The dry conditions persisting over much of Illinois and the Midwest are causing all sorts of nutrient deficiency problems to show up. Unfortunately, little besides rain can fix them. Foliar or soil application of nutrients will not solve a deficiency, and neither one is recommended at this time.
Many cornfields show potassium deficiency even though adequate fertility is present in the soil. An article in issue 12 (June 22) talks about this issue. One question being asked is why deficiency of potassium is showing up in corn more than deficiency of any other nutrient.
There could be several reasons, but I believe the most likely one is that, unlike with nitrogen and phosphorus, large amounts of potassium are taken up rapidly by corn early in development. Soon after the V12 development stage, corn has already taken up half of all the potassium it will need, and by the R1-R2 development stages, it has taken up all it will need (around 170 lb of K2O/acre). This is in contrast with nitrogen and phosphorus, which continue to be taken up until sometime after the dent stage (R5). Also, unlike nitrogen, which moves freely over large distances in the soil solution, phosphorous and potassium can only move at most a few short millimeters in the soil solution, which causes these nutrients to become positionally unavailable to the crop when the soil dries out.
I believe some illustrations may help show what happens to nutrient availability as soil dries out. Figure 1 shows a root growing in the pore space of the soil, which is occupied by water and air. Plant-available potassium ions (represented by the red dots) are dissolved in the soil water or are attached to soil particles ready to come into solution as the plant needs them. When there is sufficient water in the soil, the potassium ions dissolved in water have to travel (by diffusion) only a very short distance (represented by the dotted arrow) to be taken up by the crop. As the soil dries out and pore space becomes largely occupied by air (Figure 2), the potassium ion has to diffuse across a larger distance to reach the root because it cannot diffuse through air.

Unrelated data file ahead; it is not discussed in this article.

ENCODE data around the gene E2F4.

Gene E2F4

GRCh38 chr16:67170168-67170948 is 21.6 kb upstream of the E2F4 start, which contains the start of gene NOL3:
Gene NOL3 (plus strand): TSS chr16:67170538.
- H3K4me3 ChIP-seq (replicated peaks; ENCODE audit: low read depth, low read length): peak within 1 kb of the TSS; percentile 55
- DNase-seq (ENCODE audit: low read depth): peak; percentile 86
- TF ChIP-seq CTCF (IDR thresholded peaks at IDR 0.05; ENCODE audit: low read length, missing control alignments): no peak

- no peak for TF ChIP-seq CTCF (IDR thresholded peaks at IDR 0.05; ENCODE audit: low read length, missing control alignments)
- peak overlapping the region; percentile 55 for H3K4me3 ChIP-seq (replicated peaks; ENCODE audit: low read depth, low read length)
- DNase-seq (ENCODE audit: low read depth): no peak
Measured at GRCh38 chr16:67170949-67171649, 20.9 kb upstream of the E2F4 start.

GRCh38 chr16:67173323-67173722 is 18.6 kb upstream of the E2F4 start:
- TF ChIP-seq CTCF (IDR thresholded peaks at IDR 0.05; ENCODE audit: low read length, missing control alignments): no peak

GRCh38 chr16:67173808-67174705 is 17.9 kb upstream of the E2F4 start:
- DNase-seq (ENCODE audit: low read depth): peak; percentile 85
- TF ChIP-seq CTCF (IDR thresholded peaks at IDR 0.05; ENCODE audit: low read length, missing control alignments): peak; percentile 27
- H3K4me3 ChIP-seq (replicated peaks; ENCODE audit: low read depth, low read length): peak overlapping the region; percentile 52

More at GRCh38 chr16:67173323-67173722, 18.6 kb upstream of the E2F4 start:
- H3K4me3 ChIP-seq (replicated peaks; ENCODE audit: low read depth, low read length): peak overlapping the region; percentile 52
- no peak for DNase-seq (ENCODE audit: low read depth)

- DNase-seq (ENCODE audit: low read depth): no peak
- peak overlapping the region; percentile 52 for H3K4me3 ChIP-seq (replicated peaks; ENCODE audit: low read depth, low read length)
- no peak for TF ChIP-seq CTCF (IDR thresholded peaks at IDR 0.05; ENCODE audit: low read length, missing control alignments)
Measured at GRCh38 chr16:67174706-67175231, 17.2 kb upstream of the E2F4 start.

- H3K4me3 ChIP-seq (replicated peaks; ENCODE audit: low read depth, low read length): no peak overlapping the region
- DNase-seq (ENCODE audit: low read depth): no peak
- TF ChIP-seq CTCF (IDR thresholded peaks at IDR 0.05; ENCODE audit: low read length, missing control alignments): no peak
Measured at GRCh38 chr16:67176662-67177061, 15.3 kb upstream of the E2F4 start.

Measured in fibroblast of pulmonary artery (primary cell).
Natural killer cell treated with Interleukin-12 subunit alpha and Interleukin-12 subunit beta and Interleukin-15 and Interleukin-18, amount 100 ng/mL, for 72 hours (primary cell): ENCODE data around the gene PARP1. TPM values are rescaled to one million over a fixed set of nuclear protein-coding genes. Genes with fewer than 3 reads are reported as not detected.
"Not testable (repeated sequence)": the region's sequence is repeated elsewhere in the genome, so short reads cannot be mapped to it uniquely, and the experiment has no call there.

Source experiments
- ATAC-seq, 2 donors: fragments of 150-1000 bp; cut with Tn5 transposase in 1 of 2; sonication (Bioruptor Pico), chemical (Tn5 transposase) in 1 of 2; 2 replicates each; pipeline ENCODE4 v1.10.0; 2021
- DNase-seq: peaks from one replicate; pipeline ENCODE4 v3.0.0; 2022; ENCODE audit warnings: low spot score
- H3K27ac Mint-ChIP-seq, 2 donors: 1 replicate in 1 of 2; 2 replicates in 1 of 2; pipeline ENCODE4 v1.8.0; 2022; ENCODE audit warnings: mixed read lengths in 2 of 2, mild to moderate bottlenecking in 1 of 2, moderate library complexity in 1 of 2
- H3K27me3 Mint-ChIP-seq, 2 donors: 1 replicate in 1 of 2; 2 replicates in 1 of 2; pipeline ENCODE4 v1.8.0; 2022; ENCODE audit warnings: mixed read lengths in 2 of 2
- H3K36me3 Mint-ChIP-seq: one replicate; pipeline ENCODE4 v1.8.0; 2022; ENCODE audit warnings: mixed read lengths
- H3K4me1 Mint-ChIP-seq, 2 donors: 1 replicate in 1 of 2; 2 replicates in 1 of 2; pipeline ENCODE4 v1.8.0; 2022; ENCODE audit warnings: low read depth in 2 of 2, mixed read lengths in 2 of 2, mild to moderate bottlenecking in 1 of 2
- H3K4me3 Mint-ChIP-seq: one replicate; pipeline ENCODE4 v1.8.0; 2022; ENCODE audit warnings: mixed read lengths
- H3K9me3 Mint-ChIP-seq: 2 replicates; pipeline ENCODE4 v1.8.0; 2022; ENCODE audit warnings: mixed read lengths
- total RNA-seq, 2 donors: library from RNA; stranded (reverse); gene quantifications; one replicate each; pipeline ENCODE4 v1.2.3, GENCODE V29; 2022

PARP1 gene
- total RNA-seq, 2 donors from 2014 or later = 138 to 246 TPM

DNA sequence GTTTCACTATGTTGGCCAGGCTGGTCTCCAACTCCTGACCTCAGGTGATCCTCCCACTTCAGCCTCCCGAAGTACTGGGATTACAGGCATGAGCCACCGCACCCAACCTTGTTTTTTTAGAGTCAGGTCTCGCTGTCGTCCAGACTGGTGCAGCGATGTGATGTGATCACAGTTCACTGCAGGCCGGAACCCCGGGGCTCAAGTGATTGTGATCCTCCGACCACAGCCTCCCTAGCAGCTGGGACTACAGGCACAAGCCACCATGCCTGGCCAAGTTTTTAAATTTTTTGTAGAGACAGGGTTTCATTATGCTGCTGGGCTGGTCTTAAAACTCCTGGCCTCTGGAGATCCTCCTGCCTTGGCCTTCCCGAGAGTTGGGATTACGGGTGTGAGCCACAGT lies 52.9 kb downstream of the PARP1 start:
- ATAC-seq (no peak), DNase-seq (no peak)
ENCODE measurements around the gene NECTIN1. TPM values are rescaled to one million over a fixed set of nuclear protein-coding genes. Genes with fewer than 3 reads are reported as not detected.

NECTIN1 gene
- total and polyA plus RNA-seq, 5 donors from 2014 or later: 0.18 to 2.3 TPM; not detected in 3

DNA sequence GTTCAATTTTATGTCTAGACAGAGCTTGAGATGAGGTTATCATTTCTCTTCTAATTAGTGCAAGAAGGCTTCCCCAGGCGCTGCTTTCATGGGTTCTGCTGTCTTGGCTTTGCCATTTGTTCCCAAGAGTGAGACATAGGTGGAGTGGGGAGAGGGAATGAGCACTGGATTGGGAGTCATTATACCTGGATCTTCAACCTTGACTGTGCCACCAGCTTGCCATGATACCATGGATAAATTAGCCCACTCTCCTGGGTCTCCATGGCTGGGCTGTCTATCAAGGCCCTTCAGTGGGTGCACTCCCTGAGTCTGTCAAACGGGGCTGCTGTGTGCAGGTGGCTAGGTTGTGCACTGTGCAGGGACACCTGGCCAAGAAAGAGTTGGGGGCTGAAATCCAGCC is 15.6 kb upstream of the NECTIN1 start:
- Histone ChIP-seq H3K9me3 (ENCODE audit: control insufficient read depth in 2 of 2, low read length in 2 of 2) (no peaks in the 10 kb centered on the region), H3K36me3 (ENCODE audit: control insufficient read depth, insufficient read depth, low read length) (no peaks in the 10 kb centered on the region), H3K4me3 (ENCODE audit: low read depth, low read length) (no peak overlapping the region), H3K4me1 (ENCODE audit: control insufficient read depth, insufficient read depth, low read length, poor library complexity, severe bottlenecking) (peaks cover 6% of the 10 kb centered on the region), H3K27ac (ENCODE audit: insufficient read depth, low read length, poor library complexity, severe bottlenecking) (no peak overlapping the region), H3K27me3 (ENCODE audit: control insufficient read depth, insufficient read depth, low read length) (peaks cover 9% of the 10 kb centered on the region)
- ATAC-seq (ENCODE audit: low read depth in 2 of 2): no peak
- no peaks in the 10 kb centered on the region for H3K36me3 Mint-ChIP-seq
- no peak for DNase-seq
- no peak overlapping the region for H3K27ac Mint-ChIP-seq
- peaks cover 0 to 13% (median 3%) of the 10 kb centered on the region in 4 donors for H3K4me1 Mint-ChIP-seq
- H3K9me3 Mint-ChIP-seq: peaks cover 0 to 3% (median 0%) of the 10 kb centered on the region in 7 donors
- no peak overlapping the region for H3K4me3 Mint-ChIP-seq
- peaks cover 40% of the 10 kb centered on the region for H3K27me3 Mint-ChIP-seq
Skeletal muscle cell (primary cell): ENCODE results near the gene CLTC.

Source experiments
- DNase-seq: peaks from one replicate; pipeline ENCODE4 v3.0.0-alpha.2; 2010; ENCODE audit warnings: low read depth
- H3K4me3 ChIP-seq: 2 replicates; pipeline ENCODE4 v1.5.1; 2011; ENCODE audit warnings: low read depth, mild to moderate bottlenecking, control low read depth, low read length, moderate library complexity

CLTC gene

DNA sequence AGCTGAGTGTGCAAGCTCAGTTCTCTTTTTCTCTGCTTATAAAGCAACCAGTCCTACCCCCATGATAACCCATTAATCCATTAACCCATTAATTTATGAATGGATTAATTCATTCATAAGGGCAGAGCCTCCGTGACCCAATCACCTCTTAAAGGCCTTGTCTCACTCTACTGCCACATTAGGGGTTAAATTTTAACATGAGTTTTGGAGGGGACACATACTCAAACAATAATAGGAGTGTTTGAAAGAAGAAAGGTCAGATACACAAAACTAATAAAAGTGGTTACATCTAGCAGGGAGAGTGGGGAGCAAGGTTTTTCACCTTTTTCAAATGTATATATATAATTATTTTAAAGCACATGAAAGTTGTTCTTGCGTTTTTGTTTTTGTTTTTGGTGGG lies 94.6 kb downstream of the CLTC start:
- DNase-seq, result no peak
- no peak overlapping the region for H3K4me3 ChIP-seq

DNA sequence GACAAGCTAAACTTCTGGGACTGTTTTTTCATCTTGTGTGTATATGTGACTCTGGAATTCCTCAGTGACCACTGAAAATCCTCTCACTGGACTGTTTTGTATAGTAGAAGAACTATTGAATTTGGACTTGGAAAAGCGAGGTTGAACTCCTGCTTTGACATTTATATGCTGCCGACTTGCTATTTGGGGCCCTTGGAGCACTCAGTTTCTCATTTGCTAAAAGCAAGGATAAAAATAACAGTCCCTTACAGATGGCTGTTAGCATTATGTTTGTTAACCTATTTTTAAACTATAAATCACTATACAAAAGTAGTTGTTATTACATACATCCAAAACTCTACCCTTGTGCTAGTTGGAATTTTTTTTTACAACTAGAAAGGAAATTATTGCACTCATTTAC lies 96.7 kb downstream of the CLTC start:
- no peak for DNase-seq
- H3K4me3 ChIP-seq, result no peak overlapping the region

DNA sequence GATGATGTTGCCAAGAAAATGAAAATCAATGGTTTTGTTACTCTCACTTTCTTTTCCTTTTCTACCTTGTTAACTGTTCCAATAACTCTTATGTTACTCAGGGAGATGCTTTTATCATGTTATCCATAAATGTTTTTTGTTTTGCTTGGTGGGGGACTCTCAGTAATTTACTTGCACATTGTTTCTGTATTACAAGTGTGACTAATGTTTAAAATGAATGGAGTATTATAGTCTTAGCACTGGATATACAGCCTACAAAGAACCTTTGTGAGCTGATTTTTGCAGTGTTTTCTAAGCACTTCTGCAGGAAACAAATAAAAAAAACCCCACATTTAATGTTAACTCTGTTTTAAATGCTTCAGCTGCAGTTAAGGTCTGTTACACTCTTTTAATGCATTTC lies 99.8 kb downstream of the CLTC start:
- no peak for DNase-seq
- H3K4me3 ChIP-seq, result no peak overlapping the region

An increase in the time of diffusion can have large detrimental consequences during corn vegetative stages, when potassium demands are large. Under dry conditions the soil is simply unable to keep up with the crop demand, even though there might be sufficient potassium in the soil. Phosphorus availability can be limited in a similar way, but because demands are not as high over a relatively short period and the total amount of phosphorus needed is lower than for potassium (about 80 lb P2O5/acre), the plant probably can still obtain enough phosphorus and the crop is less likely to show phosphorus deficiency symptoms.
Finally, in some situations as the soil dries out the distance might become so large that the ion is not available to the plant at all (as represented by the ion closest to the bottom of Figure 2). This situation is what we are seeing in many fields, which have adequate potassium levels, but as far as the plant is concerned, the nutrient is too far out of reach.
While irrigation is the only option for solving the drought problems we are seeing in much of the state, this year can teach us some important lessons. I recommend for the future that you minimize the effect of drought by ensuring that whatever water is present in the soil is protected to be used by the crop. Some farmers have seen firsthand this year how much water weeds can take up when not treated early in the season. Similarly, too much tillage has in some situations caused unnecessary water evaporation from the soil, and those fields are running out of water sooner than fields that were managed more carefully.